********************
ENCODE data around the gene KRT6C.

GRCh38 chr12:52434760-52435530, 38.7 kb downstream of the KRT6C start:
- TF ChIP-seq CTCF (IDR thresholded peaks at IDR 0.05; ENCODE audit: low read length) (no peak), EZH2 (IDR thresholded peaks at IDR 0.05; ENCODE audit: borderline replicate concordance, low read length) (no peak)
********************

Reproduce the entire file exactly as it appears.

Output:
ENCODE data around the gene KRT6C.

GRCh38 chr12:52434760-52435530, 38.7 kb downstream of the KRT6C start:
- TF ChIP-seq CTCF (IDR thresholded peaks at IDR 0.05; ENCODE audit: low read length) (no peak), EZH2 (IDR thresholded peaks at IDR 0.05; ENCODE audit: borderline replicate concordance, low read length) (no peak)